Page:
--"Hey Joni", yes, of all DDN tracks to keep in the setlist, this was a brilliant choice. The new "Eric's Trip"? I sure hope so.
"K-k-k-kick it!" July hurry up. Please. Fuck Christmas.
What year is it really, dude? 2009. Sonic Youth are still so vital it hurts.
--"No Way". I still like it better on record. I remember seeing it in Brooklyn last year, and thinking it was a nice track, could definitely hear the Greg Sage-icity on it. Lee on the chorus with T-bone.
--"Calming the Snake". Also saw this in Brooklyn, and was far more impressed. No idea why they put the echo effect on Kim's vocals on the record. Well for the "chorus" yeah, it works, but totally unnecessary for the verses.
--Lee just put his "Delay King" crown atop his grey head and we go into "Antenna", probably my favorite off The Eternal. A little of the delicacy is lost live. Lee and Thurston sounding good together. Not like when they did "Unwind" live. I don't know what the hell was going on back then.
You know, if I wanted delicacy in my concerts I'd go see Moldy Peaches or some crap.
Lee is outta control.
--I didn't want the intro for "The Sprawl" to end, except I did, 'cause you know. They had the whole rest of the song. Those were the only parts that turned me on.
--"'Cross the Breeze". Sorry I'm not saying much, but I am at an utter loss when listening to beauty such as this. Such as them.
--"Once in a while, the guitars go out of tune."
Greenlight just posted the setlist on SYG. Kills the drama, but the dramas overrated.
"Anti-Orgasm" now and the hummingbird morse code "UH"s sound bliss.
Somebody just fucked up HARD. That whole second verse was anti-climax.
--"Leaky Lifeboat". Love the title, love the song, love Corso. I always called my body a "leaky vessel" after that phrase.
La la la la Thurston's jet-lagged.
Kim is the only one at this point. There she goes. Thurston, it's called DEVOTION, my dude. It's a lotion that Mark Mothersbaugh produces, USE IT ALL OVER YO' BODY.
--Lee's finest moment on the newie, finally. (And no, it's not "Walkin' Blue".)
No Kim on the chorus? Oh come on. I know she didn't sound ideal during the "Jools Holland" performance, oh here she is. Sounding better.
Lee just kinda mumbled that last bit. Haha, remember when Carrie Brownstein would just wing it during "Words and Guitar" at the last ever SK East Coast show? Haha, I'm bringing up Sleater Kinney 'cause that was a great show and they should come back 'cause music is 56% suckier without them. Resurrect the fucking Spells at least!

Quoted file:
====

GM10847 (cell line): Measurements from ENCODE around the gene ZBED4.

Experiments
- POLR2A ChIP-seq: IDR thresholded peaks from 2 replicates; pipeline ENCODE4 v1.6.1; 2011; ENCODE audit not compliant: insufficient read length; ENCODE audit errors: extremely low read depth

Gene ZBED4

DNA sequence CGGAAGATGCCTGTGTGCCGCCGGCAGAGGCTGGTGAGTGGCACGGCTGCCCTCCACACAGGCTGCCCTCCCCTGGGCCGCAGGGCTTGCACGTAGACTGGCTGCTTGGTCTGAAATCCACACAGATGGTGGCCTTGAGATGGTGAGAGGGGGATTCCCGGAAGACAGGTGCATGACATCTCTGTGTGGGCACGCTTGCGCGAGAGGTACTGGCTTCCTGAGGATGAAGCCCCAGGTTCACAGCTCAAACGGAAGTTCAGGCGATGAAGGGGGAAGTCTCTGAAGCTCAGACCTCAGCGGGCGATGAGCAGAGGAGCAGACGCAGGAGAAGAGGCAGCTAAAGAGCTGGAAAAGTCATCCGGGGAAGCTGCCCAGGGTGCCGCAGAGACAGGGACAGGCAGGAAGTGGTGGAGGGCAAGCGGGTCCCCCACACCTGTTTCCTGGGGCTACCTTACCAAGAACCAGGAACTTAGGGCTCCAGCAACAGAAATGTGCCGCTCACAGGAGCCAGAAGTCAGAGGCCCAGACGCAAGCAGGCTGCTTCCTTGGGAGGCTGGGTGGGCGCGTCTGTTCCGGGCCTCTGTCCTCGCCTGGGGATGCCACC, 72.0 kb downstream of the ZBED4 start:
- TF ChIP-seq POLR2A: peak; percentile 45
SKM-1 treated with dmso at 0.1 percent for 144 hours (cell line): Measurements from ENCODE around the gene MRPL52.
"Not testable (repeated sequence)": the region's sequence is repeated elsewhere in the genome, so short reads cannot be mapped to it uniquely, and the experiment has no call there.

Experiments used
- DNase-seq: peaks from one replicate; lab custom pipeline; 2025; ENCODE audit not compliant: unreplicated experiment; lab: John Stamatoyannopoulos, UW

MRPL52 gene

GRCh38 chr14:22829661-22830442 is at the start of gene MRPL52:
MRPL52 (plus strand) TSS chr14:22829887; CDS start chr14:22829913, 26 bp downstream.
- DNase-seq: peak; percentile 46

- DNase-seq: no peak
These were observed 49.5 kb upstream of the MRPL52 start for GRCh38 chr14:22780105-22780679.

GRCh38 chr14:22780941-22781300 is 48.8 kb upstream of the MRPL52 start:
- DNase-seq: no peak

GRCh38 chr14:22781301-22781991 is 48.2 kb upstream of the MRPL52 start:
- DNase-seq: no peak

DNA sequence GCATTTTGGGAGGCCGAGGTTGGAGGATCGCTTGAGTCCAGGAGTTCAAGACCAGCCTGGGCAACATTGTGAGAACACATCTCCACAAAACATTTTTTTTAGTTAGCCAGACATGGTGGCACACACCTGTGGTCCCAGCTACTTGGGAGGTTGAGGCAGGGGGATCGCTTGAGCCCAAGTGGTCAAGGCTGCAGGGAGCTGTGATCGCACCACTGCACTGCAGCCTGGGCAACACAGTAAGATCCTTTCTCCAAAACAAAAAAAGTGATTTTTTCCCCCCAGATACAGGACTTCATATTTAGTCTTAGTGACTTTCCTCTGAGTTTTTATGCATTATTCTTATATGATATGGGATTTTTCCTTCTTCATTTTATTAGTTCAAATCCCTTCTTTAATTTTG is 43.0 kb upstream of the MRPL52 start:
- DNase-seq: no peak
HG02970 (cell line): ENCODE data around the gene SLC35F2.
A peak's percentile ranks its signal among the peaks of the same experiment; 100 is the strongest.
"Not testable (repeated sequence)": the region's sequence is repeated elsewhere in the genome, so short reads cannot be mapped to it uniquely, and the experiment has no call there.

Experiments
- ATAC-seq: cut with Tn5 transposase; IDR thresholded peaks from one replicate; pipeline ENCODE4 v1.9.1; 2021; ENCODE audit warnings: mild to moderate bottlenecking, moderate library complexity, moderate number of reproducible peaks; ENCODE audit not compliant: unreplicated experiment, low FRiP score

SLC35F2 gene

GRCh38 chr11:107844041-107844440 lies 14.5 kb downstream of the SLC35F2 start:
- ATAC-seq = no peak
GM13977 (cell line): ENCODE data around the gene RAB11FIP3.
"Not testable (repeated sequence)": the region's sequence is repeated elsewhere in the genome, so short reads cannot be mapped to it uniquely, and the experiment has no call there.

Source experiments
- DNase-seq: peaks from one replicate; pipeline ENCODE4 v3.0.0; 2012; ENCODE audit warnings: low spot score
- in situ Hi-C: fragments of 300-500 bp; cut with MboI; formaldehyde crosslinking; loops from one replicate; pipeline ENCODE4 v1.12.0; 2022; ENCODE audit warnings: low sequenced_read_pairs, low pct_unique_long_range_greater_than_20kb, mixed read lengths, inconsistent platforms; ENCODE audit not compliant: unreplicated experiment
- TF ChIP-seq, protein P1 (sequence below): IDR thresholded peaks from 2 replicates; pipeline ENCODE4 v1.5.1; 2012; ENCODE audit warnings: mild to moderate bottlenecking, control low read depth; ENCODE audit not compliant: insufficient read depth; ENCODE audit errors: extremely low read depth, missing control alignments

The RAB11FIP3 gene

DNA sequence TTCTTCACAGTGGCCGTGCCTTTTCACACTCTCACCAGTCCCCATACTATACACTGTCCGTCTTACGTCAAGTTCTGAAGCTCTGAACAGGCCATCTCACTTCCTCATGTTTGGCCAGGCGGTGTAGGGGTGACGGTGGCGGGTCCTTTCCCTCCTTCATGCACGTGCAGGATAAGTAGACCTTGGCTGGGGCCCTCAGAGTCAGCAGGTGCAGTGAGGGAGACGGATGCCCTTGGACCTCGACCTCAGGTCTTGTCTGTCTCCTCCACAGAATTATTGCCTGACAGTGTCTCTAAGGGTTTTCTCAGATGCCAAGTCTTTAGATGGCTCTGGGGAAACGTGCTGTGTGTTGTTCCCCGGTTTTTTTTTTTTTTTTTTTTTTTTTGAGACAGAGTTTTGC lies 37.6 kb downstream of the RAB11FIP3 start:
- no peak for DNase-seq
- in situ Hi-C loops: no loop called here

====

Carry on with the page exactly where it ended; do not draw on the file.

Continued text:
--Thurston is about to pass out. Was that "fuck for honesty"? I hope so. They've played "Tom Violence" 900 times and dude's blanking! Oh well.
--"Pink Steam" is interesting to bring back out. I'm on record as loving this song, and I do...'till Thurston starts in with that "lovely lover" shit. He won't forget these lyrics, trust. The instrumental passages though? Shiiiiiiit.
Wow, I don't recall "PS" being so...brash before. Thumbs skyward.
--Kim Gordon is ready to pounce someone. Thurston better hope it's him.
--Neil Young didn't give WFMU permission to broadcast his shit? What, you're better than them? You ain't even better than David Crosby, per Jim O'Rourke.
--Naomi just texted me. Just in time for "Bull in the Heather"!
--And now we're talking during "Expressway". Jealous much, bitch?
Friday, May 29, 2009
What does Tarkenton never winning a Super Bowl have to do with the content of his opinion? Trent Dilfer won a Super Bowl, and no one gives a shit what he has to say. If Dilfer ever came up with a foolproof solution for correcting the current economy, he'd have to relay it through Mel Kiper.
Fran Tarkenton makes me proud to be a Vikings fan.
Monday, May 25, 2009
Schroeder is ready to give the most fantastic school report on music ever, utilizing the same stage featured in It's Magic, Charlie Brown to teach his classmates about the rich history of American tuneage. While initially agreeing to let Snoopy help, the towheaded wunderkind had a change of heart when he remembered how performance-prone the pawed one was. It took the pleading of Charlie Brown and the hysterical tears of the wronged dog to sway Schroeder.
With a full band rocking shit (check Patty's bow in the crowd!), Schroeder is doing a great job entertaining his peers. When Lucy comes on the stage, however, he loses his crap. Almost literally. See, Lucy and the girls have a report of their own due: the heroes of America. The teacher on the scene (who sounds like a muted trumpet, to the thrill of those who were rendered apoplectic by the talking grown ups found elsewhere in the miniseries) deems that both reports shall take place onstage, with each giving equal time to the other. Lucy is beyond happy with the compromise, while Schroeder blood pressure shoots up to stroke level every time the girls are ready to present. He's so annoying.
ANIMATION: Disappointingly washed-out, without much life. Guess they thought the non-stop soundtrack could salvage it? 6
MUSIC: Well...pretty much it does. Ed Bogas and Desiree Goyette (Lou Rawls with the vocal assist!) get a 10 simply for the variety of songs on display.
"I Dream of Jeannie with the Light Brown Hair" - Stephen Foster
"O Susanna" - Stephen Foster
"America the Beautiful" - Katherine Lee Bates & Samuel Ward (which absolutely should be the American National Anthem)
"Stars and Stripes Forever" - John Phillip Sousa (best version not featuring Lisa Simpson on sax)